Ladislas the First, son of Bela, King of Hungary, was born in 1041. By the pertinacious importunity of the people he was compelled, much against his inclination, to ascend the throne, in1080. He restored the good laws and discipline which St. Stephen had established, and which seem to have been obliterated by confusion of the times.
Chastity, meekness, gravity, charity, and piety were from his infancy the distinguishing parts of his character; avarice and ambition were his sovereign aversion, so perfectly had the maxims of the Gospel extinguished in him all propensity to those base passions. His life in the palace was most austere; he was frugal and abstemious, but most liberal to the Church and the poor.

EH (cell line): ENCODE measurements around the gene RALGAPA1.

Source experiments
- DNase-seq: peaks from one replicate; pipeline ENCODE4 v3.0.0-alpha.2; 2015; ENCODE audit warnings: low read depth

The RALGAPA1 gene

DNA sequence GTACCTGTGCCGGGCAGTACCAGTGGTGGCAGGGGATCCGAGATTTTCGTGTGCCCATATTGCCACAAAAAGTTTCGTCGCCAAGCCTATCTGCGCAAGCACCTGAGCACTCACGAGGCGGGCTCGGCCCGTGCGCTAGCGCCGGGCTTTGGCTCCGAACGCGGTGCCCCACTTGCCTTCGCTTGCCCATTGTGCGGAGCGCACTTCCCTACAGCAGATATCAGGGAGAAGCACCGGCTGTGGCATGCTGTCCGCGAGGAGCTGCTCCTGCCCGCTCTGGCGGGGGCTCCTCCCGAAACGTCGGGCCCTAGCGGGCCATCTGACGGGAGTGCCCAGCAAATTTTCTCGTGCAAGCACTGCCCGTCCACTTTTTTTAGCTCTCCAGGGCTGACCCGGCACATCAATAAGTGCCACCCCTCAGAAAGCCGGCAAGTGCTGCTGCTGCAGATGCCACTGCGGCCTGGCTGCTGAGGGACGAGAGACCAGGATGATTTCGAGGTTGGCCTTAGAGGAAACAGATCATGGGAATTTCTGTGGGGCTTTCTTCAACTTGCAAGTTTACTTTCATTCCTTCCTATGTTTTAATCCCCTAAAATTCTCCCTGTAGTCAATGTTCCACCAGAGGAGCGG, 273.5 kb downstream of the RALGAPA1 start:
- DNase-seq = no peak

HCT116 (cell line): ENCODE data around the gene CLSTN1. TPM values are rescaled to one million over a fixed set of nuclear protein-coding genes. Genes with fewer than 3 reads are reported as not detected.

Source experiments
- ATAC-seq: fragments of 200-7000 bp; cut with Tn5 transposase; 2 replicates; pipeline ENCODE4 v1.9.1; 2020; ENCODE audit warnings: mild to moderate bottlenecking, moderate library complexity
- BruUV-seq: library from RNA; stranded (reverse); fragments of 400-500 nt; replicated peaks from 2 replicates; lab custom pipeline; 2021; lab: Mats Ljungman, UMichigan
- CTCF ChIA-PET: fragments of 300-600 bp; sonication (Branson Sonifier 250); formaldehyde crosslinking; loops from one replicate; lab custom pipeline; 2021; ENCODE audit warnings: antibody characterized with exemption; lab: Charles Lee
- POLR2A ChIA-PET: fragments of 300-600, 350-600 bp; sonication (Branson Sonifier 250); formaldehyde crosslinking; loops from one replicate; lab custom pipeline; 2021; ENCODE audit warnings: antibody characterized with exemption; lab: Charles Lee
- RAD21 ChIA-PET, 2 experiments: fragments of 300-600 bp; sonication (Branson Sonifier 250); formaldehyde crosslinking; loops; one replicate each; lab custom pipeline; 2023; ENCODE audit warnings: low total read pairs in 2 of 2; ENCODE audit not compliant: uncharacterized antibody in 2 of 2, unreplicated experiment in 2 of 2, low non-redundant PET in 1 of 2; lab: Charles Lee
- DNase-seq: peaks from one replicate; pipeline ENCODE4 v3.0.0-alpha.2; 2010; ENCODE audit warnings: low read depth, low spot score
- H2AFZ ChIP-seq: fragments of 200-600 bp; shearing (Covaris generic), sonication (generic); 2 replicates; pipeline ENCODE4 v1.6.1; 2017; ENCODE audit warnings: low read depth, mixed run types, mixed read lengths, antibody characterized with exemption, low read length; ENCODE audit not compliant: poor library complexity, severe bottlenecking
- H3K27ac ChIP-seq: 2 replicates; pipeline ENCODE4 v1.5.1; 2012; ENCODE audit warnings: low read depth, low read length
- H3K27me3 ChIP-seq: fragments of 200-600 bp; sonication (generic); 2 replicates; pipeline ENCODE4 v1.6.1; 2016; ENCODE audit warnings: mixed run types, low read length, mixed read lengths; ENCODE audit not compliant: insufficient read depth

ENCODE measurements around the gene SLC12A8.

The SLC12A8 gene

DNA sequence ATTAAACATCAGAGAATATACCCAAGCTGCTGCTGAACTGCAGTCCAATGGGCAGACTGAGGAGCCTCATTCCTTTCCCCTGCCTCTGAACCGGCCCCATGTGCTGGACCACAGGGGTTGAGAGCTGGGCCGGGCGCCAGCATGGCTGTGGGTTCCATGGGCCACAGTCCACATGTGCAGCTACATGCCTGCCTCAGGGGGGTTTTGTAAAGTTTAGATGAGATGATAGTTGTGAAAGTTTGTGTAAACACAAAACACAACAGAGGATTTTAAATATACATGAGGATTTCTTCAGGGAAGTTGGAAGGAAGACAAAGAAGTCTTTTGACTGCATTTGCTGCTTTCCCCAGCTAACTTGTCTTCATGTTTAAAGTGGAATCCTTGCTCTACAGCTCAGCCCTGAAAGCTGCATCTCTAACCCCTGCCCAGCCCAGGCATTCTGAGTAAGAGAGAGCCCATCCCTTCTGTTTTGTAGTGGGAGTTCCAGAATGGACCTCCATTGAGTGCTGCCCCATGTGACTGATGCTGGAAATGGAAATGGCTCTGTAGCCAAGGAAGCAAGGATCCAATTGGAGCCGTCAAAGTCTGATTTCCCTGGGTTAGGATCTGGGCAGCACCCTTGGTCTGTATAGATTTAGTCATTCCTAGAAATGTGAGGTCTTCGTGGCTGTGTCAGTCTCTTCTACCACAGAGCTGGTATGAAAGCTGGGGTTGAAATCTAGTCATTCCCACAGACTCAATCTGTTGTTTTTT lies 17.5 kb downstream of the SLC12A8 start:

Vanity, pleasure, or idle amusements had no share in his actions or time, because all his moments were consecrated to the exercises of religion and the duties of his station, in which he had only the divine will in view, and sought only God’s greater honor. He watched over a strict and impartial administration of justice, was generous and merciful to his enemies, and vigorous in the defense of his country and the Church. He drove the Huns out of his territories, and vanquished the Poles, Russians, and Tartars. He was preparing to command, as general-in-chief, the great expeditions of the Christians against the Saracens for the recovery of the Holy Land, when God called him to Himself, on the 30th of July, 1095. (Adapted from Fr. Butler’s Lives of the Saints)